Linguistic Intuitions, Evidence, and Expertise
Workshop, October 25-27
Info about event
Linguists working within the generative framework traditionally use intuitive judgements about the well-formedness of utterances (also known as acceptability judgements) as evidence for theories of grammars. Usually, linguists use their own judgements or informally elicit judgements from their colleagues.
In recent years, however, this practice has been criticized for failing to uphold minimal scientific standards. As a result, new, experimental approaches have emerged that have urged the systematic gathering of data from non-linguists.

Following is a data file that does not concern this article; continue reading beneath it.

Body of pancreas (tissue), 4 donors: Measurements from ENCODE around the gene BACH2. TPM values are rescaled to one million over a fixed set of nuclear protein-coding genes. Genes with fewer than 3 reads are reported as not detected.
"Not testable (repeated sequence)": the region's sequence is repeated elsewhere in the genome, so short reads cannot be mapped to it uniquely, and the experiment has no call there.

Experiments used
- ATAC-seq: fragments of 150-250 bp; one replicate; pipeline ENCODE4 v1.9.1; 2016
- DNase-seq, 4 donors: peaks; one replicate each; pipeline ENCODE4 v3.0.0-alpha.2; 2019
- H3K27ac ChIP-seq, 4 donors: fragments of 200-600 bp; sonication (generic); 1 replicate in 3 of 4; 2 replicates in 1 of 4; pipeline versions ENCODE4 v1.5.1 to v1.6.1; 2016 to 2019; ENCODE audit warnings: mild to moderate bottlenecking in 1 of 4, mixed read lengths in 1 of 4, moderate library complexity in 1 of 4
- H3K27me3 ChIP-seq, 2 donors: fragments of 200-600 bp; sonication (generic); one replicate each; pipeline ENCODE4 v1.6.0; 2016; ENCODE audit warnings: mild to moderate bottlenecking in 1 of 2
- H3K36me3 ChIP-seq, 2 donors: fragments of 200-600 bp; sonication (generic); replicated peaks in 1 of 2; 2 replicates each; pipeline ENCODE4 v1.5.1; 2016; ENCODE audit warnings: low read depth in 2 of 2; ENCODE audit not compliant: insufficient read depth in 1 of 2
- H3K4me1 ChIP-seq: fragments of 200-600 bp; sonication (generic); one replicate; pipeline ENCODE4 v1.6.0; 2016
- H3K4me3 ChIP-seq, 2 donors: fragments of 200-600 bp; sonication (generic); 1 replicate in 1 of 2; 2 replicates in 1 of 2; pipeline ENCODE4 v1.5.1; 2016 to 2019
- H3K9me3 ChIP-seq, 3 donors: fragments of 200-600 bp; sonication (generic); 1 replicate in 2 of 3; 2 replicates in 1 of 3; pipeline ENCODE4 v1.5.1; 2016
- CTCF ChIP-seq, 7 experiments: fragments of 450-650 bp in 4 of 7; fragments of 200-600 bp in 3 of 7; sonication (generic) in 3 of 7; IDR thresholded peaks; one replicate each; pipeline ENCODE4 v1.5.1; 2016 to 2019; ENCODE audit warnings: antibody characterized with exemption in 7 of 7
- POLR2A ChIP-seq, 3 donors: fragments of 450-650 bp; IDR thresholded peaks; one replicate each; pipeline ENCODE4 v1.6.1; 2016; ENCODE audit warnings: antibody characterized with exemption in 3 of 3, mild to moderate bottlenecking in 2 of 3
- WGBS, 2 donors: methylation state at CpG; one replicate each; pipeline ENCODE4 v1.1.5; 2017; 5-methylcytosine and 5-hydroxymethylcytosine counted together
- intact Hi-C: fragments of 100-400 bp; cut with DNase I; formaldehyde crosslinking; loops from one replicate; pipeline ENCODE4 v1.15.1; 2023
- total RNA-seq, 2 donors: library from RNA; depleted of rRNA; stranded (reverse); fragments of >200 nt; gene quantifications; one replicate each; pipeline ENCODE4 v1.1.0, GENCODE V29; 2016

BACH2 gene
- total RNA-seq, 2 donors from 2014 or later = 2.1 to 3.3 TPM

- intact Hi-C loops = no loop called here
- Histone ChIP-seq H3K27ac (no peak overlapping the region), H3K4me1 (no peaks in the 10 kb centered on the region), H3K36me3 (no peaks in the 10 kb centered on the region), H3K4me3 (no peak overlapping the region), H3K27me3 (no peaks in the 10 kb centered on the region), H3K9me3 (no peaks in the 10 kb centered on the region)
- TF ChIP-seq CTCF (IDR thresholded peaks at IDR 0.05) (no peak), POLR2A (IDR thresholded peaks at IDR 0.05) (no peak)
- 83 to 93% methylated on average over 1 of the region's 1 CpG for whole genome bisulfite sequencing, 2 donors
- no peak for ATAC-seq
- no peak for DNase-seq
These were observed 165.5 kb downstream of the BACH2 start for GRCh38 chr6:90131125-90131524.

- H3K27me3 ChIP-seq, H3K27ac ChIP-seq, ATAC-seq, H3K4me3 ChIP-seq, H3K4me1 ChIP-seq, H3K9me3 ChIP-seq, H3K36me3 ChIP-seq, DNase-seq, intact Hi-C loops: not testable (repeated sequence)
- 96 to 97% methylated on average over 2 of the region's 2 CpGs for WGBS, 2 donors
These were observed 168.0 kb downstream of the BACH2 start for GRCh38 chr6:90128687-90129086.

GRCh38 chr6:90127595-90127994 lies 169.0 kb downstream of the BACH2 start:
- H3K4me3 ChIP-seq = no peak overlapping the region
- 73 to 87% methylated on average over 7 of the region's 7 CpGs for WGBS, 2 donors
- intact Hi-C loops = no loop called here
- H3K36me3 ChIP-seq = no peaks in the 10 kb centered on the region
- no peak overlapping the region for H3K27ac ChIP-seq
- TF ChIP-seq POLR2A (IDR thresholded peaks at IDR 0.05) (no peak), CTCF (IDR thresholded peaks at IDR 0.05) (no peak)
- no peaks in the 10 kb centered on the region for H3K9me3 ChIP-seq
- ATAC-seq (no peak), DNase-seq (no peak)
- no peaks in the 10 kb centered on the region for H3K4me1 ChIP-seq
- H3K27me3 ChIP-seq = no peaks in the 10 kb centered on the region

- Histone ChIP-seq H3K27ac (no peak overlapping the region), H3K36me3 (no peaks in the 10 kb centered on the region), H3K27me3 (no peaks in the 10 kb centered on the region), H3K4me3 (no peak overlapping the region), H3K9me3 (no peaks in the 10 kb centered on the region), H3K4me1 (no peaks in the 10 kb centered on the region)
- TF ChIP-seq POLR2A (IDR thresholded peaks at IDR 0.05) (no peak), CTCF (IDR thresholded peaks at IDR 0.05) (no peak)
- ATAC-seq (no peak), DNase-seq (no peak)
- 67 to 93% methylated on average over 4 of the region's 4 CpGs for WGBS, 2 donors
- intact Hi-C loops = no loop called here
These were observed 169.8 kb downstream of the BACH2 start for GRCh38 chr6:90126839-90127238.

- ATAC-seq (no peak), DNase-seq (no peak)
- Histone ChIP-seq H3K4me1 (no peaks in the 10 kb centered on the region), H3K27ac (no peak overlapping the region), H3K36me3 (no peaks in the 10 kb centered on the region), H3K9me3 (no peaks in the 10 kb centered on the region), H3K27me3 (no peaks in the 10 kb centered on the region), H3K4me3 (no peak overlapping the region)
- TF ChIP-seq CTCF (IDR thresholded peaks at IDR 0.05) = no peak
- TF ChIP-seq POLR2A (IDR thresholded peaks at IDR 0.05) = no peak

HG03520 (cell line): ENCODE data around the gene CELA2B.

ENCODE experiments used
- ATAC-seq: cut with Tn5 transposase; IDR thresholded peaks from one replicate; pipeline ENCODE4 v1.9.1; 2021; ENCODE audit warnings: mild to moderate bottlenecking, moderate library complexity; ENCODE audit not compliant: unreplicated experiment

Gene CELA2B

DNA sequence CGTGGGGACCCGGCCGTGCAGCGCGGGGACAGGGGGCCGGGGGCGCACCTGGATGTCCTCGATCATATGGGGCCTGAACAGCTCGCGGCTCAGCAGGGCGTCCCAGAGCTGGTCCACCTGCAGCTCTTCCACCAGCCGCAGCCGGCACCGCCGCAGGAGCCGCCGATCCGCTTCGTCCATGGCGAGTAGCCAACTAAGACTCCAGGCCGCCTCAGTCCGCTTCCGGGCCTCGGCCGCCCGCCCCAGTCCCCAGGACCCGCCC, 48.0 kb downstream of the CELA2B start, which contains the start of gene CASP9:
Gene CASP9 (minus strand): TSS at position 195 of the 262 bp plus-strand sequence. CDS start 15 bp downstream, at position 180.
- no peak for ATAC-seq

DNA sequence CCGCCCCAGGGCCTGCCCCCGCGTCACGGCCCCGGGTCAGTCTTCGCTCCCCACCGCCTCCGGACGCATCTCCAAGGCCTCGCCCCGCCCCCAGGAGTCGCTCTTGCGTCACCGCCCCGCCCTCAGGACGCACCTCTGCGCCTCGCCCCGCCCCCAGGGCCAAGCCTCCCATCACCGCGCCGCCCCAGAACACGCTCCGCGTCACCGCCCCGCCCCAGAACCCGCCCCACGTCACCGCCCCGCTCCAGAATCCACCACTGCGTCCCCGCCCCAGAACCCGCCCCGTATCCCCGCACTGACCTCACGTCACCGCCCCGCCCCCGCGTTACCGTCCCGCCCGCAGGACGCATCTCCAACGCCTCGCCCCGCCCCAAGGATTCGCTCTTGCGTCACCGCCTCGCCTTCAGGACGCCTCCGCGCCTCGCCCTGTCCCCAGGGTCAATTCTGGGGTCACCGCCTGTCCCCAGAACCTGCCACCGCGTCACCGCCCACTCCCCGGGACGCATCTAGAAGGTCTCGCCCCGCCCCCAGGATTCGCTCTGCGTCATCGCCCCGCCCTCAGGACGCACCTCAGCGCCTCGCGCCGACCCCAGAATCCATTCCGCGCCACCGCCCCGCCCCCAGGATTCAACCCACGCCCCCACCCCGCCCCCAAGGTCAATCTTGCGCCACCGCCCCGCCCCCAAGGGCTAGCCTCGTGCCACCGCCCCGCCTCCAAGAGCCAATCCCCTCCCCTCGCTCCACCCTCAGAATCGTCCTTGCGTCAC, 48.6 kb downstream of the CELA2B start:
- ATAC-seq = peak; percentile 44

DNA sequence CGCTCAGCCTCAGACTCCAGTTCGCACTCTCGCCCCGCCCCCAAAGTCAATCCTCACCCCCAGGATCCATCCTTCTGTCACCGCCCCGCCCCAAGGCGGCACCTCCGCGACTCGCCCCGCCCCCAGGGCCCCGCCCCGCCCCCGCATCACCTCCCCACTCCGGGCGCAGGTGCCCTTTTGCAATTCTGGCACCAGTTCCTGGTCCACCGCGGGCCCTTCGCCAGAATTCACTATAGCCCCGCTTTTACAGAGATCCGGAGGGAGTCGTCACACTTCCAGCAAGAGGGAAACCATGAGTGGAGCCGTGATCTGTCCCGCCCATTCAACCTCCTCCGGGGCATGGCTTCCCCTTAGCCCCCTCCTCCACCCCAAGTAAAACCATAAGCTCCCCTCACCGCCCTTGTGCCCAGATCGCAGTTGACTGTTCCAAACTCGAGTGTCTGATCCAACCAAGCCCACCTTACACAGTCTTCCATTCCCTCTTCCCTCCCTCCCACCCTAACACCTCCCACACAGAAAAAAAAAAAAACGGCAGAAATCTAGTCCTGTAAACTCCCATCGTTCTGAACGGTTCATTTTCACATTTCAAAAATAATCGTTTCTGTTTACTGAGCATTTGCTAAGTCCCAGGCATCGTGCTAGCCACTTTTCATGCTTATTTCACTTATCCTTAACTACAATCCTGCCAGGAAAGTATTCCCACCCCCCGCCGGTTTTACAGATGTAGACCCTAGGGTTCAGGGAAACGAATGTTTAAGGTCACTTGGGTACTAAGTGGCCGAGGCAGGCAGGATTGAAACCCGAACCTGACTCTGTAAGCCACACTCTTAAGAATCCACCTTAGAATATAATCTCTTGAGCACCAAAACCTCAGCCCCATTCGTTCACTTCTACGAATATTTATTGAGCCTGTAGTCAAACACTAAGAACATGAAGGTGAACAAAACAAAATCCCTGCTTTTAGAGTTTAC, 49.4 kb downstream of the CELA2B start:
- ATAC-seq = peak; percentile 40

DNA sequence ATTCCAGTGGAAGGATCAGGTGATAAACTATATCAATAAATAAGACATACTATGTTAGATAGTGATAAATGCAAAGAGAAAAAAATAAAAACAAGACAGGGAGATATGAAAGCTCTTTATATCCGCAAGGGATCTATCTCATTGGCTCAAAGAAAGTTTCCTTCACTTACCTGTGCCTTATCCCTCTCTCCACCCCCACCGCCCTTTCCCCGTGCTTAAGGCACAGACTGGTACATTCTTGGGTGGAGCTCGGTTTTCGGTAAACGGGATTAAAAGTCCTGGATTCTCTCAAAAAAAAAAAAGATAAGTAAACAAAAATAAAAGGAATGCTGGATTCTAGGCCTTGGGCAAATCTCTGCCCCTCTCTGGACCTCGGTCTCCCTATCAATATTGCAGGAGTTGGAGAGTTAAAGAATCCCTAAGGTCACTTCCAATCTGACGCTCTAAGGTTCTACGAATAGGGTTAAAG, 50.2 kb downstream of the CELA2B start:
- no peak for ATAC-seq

At this conference we want to bring together linguists and philosophers interested in the methodological foundations of linguistics. In particular, we want to better understand whether linguistic intuitions can legitimately be used as evidence for theories of grammar. How big is the risk of bias and distortion when linguists use their own intuitions? Can the evidential value of linguistic intuitions be improved by systematically studying the intuitions of non-linguists? Or are there good reasons to prefer the judgements of expert linguists? Although we solicit work concerning syntactic intuitions in particular, we also welcome work concerning other kinds of linguistic intuitions.